The Story Behind the Mars Hill Trademark Dispute
Seattle's prominent Mars Hill Church says the way it handled a Sacramento, California, church's similar name and logo was a mistake. The California church, meanwhile, has promised to redesign its logo and website.
Officials from the Ballard, Washington, multisite church say a member called attention to the Sacramento church's website, asking if the churches were connected. When elders saw a logo similar to their own, which has been in use since 1996, they sent a cease-and-desist letter to Sacramento's Mars Hill Community Church, which has three locations if its own. Mars Hill Seattle filed an application to trademark its name and logo in August.
"The purpose of including both the name and logo in our filing, as opposed to just our name or just our M logo, is to allow us to prevent other churches from combining a 'Mars Hill' name with a substantially similar logo, like what we saw with the Mars Hill churches in Sacramento," said Mike Anderson, director of communications at the Seattle-area church, which is pastored by Mark Driscoll. "We are not concerned with other Mars Hill churches unless their logo and branding is [similar to] ours. Based on our research, there were no other such churches."
The similarities were completely unintentional, Mars Hill Community Church pastor Scott Hagan said in a blog post . Plans for his church began in 2005, with the logo being designed in 2007. "In 2009, while preaching in Seattle I drove through downtown near the waterfront and came across a Mars Hill property and saw their logo," Hagan said. "I actually thought, until I received the letter from Stokes & Lawrence, that Mars Hill Seattle had used our design."
The Seattle church now says it regrets sending the letter from a lawyer's office and requesting a change of name and logo within two weeks.
"In hindsight, we realize now that the way we went about raising our concerns, while acceptable in the business world, is not the way we should deal with fellow Christians," Mars Hill Seattle's elders said. "We made a mistake in not calling these churches prior to sending the letter. We should have picked up the phone before sending any other communication."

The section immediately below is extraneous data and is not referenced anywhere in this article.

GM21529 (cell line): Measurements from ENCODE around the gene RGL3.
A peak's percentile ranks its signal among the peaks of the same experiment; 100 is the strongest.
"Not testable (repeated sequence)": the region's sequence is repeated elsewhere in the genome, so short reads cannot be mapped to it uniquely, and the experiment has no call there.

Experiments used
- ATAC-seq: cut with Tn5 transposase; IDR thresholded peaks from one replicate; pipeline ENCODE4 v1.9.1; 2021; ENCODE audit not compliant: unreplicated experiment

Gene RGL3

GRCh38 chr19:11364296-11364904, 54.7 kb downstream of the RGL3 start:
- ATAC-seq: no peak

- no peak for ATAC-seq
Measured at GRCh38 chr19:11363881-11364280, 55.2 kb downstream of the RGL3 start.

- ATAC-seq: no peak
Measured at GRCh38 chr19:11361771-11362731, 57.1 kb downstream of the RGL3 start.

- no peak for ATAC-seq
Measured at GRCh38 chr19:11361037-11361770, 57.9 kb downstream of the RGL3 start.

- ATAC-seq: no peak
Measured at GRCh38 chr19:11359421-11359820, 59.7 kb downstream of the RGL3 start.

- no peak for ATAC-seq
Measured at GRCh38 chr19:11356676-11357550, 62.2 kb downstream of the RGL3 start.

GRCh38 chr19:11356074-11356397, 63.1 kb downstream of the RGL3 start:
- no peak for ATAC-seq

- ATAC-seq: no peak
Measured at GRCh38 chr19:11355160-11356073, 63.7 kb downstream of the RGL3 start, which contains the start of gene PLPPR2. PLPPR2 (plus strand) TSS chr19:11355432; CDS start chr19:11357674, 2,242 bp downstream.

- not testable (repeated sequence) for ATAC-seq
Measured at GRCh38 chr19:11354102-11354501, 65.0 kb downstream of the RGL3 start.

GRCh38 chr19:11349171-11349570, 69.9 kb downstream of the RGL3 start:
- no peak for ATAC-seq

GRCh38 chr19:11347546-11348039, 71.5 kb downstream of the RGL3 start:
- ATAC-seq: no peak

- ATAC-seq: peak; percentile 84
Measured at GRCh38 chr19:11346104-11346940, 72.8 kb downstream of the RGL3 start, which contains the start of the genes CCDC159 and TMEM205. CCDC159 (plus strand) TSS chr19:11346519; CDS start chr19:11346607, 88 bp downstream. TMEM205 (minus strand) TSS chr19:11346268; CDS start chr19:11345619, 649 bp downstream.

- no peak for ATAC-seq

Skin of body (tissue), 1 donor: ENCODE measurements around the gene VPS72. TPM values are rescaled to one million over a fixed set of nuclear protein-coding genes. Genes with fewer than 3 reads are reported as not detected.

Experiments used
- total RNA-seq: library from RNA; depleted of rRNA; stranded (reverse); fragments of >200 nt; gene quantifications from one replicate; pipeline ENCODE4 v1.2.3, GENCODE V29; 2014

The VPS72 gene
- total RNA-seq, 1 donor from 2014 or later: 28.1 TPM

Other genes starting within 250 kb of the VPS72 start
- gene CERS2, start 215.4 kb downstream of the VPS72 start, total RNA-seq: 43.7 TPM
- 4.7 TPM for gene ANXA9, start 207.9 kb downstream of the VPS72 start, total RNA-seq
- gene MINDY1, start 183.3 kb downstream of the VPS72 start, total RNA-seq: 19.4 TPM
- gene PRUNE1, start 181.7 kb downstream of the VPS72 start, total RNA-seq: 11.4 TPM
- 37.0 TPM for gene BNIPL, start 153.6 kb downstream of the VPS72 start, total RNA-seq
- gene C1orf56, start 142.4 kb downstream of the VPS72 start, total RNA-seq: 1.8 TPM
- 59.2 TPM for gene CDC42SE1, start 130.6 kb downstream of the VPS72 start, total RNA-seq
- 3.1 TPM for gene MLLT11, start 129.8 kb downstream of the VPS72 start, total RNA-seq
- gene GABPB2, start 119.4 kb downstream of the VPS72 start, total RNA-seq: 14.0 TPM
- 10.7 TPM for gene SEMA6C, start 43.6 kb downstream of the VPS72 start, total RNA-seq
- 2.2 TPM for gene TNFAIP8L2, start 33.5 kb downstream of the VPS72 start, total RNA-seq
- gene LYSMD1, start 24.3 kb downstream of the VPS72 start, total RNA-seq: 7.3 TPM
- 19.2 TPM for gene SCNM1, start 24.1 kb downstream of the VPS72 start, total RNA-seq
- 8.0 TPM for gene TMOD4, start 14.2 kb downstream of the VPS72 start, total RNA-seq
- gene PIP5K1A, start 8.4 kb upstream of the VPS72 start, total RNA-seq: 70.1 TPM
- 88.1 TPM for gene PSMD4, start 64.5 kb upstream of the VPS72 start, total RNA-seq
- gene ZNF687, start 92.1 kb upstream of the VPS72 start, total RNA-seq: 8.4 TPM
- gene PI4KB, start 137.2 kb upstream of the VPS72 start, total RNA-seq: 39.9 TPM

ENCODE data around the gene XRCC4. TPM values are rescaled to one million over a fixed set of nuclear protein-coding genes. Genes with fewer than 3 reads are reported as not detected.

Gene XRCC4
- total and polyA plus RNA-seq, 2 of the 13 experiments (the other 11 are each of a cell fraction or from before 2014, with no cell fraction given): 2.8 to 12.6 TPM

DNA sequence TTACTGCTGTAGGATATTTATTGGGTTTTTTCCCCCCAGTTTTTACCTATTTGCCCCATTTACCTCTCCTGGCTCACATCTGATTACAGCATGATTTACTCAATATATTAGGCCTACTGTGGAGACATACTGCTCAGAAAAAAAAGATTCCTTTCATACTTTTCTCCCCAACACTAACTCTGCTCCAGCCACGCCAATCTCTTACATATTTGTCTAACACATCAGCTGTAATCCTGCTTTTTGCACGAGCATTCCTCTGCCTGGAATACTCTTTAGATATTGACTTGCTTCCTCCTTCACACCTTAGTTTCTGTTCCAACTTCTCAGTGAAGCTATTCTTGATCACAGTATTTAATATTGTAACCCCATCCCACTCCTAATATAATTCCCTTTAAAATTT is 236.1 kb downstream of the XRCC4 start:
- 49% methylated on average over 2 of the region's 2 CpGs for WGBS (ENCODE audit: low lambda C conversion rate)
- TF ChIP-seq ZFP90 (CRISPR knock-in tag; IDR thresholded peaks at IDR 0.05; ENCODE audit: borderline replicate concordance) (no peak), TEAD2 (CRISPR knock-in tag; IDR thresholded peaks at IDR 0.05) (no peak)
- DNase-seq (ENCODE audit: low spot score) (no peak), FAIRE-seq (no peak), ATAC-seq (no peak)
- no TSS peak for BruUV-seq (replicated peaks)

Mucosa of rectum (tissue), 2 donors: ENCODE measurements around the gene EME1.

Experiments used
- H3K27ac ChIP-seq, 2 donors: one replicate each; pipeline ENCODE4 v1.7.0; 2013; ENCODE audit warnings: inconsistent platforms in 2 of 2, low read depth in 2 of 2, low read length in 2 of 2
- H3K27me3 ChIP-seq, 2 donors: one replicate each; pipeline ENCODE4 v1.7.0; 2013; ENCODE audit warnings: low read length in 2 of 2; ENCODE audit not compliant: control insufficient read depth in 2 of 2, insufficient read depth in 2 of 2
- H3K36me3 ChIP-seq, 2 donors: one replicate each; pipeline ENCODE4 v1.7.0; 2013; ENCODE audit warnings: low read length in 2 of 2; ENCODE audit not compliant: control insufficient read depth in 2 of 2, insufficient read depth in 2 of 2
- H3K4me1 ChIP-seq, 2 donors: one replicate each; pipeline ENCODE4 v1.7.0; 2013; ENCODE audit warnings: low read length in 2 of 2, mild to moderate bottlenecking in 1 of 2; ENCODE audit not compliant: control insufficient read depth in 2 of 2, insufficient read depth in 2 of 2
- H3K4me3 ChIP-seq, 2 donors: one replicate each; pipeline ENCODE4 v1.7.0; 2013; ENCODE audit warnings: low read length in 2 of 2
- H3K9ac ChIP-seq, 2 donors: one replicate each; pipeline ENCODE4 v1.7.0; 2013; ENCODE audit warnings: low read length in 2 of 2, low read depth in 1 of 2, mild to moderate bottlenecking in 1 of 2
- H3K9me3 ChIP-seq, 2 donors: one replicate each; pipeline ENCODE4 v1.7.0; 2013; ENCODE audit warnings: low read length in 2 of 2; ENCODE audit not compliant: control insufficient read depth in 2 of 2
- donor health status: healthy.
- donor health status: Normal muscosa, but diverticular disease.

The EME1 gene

Hagan said changing the name of the church would have cost thousands of dollars. He shared his concerns with a close friend, Mike Philips, who posted about it on his blog last Thursday.
On Friday, Hagan and several staff members of the Seattle church had a conference call to reach a compromise, Hagan said. "I agreed to start the process of a logo redesign since they now owned the trademark," he said. "They assured me that even though the letter from Stokes & Lawrence called for a name change, that was off the table."
In a Saturday blog post, elders from the Seattle church said the incident is not part of a larger campaign. "We have not sued any churches and have no plans to sue any churches," they said. "We have not sent any similar letters to any other 'Mars Hill' churches, and we are not planning on asking any church with 'Mars Hill' in their name to change their name."
The name Mars Hill is not an uncommon one for American churches. Its origin is found in Acts 17, where Paul preaches the gospel to the people of Athens, and distinguishes God from "an image made by human design and skill" (v. 29, NIV). Mars Hill Bible Church in Grandville, Michigan, is one of the most prominent churches in the country (its pastor, Rob Bell, is leaving later this year to move to Los Angeles). A quick search of the online yellow pages brought up at least one Mars Hill church in: Alabama, Arkansas, California, Florida, Georgia, Illinois, Indiana, Louisiana, Maryland, Michigan, Mississippi, New Jersey, New Mexico, New York, Oregon, Pennsylvania, South Carolina, Tennessee, Texas, Virginia, and Washington. And there are at least two in Mars Hill, North Carolina.